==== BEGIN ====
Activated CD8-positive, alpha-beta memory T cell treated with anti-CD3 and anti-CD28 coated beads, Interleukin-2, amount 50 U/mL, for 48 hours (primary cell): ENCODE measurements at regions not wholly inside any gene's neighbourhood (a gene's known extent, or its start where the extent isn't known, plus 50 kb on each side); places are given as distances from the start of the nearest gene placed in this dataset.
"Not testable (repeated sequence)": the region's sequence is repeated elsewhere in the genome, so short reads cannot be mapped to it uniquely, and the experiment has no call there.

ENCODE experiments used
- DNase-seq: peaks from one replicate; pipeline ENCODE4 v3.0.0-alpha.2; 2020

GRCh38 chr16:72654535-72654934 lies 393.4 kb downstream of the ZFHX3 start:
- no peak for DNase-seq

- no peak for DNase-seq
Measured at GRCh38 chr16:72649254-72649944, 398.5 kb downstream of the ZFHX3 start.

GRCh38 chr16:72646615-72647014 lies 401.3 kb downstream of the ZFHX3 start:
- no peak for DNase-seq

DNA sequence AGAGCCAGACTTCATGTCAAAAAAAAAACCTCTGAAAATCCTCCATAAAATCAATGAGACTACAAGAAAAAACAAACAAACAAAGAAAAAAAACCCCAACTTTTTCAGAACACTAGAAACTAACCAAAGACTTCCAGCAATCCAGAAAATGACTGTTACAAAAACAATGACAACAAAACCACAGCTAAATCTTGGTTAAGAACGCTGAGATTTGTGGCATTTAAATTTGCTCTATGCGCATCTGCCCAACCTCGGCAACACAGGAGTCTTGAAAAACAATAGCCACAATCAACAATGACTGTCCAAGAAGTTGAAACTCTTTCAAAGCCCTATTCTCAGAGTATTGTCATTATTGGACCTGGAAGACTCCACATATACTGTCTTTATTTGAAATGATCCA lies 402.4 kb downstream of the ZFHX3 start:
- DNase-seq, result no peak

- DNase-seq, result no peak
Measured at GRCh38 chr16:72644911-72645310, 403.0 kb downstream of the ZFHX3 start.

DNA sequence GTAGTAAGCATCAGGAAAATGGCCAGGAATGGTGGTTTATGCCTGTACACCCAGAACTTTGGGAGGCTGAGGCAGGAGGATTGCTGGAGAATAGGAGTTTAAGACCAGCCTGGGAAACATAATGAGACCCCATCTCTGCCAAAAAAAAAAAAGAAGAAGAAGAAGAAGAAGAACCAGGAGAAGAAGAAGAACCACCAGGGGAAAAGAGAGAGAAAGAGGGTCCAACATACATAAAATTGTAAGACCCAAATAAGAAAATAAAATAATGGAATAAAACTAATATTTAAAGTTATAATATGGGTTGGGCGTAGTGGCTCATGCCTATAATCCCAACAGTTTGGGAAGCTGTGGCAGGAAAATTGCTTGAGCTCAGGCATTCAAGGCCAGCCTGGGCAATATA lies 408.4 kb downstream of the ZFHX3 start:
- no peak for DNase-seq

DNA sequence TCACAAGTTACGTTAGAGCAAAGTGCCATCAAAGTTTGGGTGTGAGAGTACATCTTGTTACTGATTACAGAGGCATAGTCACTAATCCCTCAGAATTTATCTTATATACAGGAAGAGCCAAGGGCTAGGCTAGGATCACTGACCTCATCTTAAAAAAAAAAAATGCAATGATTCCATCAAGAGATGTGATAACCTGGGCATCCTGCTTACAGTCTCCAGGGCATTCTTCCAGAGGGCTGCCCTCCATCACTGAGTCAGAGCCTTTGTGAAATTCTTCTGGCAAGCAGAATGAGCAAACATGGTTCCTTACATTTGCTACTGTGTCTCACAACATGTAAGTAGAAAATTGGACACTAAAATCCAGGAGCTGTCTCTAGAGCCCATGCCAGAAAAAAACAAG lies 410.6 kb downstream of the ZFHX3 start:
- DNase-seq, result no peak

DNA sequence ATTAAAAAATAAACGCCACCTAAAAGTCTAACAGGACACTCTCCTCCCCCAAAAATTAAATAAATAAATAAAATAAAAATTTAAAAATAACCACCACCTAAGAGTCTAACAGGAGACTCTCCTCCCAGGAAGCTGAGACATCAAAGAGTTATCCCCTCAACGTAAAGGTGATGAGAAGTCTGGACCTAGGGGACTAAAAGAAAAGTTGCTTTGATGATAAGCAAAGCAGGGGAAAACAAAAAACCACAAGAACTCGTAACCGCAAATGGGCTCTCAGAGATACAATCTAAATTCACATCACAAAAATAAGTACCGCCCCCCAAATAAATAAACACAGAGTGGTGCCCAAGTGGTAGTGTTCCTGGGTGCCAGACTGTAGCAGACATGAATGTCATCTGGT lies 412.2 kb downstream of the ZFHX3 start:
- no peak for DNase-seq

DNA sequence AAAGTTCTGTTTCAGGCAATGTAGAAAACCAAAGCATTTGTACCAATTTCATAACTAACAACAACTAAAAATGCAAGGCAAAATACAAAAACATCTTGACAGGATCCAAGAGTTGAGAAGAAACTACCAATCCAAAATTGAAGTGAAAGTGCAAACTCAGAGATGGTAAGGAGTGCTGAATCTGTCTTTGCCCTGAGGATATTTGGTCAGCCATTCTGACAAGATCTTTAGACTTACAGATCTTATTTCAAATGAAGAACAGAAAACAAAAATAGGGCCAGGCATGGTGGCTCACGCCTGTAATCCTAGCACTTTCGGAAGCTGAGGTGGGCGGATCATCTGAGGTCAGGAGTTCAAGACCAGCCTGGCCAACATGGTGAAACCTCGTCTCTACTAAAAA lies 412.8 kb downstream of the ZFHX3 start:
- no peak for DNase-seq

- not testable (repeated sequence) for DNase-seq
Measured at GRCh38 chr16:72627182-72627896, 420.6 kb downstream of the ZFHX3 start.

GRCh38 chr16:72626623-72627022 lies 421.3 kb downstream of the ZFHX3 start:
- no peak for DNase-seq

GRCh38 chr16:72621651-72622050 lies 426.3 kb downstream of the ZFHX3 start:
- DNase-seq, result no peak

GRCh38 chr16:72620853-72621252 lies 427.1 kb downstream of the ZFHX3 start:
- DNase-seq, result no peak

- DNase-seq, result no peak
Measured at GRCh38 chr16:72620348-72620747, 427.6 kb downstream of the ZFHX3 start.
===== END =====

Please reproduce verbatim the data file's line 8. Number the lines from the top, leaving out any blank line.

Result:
Measured at GRCh38 chr16:72649254-72649944, 398.5 kb downstream of the ZFHX3 start.